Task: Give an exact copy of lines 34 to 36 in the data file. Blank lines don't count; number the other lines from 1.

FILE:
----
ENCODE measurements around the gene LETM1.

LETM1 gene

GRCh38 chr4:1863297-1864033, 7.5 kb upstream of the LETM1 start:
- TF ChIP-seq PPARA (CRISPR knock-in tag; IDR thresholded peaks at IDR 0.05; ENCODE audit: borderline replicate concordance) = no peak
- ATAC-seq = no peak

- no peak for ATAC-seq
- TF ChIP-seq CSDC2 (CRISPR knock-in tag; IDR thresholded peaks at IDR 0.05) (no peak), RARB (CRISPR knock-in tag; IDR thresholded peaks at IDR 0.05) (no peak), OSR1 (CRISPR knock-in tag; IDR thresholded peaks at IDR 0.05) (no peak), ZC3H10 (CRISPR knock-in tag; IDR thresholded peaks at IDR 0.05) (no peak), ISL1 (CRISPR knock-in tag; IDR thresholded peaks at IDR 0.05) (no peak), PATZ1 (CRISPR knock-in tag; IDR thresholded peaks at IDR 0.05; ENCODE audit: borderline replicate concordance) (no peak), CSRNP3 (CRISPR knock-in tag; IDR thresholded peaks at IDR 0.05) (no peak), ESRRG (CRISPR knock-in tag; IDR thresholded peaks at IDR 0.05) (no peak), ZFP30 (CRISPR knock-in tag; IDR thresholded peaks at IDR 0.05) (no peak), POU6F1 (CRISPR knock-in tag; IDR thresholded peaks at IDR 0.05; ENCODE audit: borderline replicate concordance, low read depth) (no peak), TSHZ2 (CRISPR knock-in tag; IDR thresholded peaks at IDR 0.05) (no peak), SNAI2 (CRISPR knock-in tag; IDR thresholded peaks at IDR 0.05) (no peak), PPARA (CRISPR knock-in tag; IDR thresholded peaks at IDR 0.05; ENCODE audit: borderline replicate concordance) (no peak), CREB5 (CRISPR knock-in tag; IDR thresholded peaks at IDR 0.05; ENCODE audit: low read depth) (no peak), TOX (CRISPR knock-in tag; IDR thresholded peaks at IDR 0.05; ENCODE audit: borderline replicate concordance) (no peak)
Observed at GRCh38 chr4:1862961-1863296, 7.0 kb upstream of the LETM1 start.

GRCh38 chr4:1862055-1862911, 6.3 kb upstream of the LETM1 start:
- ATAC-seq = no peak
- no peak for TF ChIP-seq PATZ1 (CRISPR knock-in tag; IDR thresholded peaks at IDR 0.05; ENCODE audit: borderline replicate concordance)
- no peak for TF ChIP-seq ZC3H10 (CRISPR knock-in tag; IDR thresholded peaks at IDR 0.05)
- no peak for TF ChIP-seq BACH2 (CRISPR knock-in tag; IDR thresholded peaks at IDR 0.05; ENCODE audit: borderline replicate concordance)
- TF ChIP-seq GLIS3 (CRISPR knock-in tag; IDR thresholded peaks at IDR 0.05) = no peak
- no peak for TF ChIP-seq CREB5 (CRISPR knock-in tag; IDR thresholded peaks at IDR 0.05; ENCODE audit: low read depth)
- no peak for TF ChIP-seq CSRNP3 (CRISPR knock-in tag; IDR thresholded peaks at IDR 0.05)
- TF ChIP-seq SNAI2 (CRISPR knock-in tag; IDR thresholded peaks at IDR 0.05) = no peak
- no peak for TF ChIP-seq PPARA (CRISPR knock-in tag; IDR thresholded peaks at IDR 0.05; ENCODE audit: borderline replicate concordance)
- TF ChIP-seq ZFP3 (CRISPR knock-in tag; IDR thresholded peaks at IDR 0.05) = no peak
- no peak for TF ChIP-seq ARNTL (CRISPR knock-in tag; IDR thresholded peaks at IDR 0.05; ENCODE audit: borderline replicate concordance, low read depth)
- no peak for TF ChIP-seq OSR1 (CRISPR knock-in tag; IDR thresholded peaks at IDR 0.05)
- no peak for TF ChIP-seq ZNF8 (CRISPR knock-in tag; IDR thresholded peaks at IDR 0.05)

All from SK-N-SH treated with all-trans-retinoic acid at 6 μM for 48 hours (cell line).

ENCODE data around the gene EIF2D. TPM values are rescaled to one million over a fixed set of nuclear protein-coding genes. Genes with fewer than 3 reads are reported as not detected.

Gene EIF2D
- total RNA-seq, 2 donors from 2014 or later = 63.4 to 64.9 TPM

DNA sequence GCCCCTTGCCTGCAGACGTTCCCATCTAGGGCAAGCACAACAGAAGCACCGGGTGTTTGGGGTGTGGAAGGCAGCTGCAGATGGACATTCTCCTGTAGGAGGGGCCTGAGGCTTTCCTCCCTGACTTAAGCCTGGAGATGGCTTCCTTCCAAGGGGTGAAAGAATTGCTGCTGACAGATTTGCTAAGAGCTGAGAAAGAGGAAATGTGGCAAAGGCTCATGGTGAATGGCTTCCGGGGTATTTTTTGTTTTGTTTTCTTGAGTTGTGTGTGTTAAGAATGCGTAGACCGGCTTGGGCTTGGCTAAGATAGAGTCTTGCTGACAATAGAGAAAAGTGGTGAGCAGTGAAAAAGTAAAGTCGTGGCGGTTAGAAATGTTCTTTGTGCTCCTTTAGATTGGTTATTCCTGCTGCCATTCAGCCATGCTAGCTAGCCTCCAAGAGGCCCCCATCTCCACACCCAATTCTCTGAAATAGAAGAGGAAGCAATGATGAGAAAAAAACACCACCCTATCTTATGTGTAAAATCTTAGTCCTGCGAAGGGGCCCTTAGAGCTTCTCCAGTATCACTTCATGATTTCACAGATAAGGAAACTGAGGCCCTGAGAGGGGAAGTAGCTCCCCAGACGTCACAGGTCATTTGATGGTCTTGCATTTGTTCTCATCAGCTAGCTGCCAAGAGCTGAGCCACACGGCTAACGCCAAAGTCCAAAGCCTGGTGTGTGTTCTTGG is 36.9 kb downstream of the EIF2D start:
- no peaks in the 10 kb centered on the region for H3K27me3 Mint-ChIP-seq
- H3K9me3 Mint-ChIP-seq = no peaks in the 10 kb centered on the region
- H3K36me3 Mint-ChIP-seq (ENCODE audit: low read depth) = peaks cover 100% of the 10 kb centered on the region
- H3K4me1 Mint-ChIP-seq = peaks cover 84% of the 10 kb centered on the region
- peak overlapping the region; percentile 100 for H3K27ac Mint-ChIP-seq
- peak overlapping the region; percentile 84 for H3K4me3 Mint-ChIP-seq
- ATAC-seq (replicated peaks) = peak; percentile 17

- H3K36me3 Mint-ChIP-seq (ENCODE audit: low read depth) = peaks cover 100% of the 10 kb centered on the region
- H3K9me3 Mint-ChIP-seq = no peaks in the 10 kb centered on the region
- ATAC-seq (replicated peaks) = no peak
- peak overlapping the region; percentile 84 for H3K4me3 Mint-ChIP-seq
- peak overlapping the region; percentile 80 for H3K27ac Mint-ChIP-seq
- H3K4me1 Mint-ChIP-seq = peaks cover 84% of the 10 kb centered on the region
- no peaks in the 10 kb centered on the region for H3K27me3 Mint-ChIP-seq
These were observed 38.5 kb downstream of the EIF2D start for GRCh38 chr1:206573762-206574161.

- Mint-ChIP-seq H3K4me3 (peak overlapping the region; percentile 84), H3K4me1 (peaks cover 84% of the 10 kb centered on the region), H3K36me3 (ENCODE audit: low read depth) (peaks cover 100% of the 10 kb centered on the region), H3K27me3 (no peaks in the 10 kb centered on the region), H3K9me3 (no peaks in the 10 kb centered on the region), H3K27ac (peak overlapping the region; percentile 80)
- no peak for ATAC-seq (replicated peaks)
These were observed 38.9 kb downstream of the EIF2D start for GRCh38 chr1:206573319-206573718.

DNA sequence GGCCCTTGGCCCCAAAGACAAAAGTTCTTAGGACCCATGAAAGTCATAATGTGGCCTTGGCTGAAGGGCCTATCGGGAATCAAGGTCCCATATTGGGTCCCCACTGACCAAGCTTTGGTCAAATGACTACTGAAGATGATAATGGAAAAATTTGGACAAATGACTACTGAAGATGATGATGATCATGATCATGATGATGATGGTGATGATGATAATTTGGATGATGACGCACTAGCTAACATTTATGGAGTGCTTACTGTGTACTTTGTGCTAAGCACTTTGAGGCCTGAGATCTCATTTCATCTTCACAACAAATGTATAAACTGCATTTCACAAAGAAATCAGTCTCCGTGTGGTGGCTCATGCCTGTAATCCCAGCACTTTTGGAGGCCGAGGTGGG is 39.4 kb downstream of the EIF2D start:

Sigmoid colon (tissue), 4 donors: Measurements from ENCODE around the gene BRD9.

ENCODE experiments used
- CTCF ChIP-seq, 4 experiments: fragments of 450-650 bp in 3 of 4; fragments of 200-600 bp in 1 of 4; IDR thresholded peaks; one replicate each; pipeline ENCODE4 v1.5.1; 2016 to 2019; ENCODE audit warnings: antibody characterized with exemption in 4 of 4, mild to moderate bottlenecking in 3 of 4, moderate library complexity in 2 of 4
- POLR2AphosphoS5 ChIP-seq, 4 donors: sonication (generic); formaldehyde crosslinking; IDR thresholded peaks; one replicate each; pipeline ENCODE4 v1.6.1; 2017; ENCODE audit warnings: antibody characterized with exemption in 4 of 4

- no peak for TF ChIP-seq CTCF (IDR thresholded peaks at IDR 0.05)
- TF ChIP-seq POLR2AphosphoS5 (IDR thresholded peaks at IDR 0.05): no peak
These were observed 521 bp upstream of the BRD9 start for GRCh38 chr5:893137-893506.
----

- ATAC-seq (replicated peaks) = peak; percentile 17

- H3K36me3 Mint-ChIP-seq (ENCODE audit: low read depth) = peaks cover 100% of the 10 kb centered on the region
- H3K9me3 Mint-ChIP-seq = no peaks in the 10 kb centered on the region